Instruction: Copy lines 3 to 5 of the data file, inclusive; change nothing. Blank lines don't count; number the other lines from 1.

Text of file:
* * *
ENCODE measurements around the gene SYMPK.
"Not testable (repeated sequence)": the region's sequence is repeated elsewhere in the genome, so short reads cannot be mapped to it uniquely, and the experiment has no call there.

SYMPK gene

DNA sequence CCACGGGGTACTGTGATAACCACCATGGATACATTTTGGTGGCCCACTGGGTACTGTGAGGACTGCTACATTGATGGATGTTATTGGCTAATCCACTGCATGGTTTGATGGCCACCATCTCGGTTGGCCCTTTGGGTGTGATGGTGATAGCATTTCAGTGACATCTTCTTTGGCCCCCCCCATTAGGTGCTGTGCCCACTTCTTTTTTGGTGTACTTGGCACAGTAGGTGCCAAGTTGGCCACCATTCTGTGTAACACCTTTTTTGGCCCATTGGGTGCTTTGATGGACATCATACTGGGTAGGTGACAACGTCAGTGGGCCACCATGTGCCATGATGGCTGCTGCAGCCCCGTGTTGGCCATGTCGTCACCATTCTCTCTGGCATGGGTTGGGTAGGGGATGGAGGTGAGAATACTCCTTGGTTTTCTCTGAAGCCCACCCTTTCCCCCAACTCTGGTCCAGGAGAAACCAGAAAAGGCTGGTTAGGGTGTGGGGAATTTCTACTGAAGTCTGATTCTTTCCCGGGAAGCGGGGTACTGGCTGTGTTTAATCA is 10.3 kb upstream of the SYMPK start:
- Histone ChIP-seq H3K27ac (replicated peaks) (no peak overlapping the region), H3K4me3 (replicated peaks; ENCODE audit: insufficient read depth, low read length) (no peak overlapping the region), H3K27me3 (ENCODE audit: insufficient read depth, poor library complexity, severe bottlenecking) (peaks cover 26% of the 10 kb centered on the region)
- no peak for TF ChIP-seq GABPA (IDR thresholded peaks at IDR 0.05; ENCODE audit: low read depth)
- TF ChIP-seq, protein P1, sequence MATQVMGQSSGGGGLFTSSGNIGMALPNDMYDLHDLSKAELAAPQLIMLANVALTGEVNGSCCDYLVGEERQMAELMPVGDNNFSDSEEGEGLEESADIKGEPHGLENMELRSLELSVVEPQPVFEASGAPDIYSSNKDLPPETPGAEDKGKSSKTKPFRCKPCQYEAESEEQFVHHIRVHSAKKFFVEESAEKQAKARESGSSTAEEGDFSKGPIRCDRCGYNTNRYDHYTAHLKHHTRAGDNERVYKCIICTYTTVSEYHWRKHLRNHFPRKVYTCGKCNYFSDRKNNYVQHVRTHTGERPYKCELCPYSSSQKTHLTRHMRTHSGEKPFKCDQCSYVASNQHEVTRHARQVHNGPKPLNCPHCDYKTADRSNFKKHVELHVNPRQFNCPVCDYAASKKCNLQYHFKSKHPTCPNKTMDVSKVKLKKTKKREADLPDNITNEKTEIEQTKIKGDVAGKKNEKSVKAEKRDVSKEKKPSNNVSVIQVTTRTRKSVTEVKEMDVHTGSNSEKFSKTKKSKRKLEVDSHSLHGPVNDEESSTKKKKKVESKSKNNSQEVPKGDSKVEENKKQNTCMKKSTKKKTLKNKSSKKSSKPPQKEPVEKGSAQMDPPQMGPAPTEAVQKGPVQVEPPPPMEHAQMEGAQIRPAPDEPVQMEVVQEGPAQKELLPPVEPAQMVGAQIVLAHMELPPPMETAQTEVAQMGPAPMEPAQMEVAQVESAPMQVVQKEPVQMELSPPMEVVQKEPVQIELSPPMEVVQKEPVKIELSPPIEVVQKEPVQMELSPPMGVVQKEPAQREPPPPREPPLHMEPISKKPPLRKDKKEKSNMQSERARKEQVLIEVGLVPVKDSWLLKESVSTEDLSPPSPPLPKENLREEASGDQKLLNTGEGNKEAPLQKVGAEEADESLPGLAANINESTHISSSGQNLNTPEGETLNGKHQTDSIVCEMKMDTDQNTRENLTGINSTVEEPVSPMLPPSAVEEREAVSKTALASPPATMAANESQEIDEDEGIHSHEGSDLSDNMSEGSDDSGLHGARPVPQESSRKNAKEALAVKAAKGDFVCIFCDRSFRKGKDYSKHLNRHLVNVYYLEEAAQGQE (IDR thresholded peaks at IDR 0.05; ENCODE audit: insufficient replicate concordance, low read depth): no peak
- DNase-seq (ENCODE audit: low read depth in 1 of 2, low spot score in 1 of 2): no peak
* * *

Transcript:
SYMPK gene

DNA sequence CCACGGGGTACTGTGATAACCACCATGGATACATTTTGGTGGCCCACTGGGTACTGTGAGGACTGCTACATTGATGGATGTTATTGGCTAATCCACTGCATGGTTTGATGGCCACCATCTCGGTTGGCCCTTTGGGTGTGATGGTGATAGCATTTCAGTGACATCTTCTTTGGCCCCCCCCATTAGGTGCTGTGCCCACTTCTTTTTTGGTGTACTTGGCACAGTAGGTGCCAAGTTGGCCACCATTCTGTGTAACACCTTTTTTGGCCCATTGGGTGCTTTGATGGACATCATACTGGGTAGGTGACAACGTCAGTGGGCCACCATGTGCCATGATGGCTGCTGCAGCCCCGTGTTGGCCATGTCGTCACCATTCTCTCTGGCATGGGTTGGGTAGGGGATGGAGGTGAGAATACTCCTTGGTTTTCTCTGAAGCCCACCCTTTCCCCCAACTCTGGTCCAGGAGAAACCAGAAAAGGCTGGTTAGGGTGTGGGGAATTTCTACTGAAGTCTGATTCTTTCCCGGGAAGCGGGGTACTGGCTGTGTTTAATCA is 10.3 kb upstream of the SYMPK start:
- Histone ChIP-seq H3K27ac (replicated peaks) (no peak overlapping the region), H3K4me3 (replicated peaks; ENCODE audit: insufficient read depth, low read length) (no peak overlapping the region), H3K27me3 (ENCODE audit: insufficient read depth, poor library complexity, severe bottlenecking) (peaks cover 26% of the 10 kb centered on the region)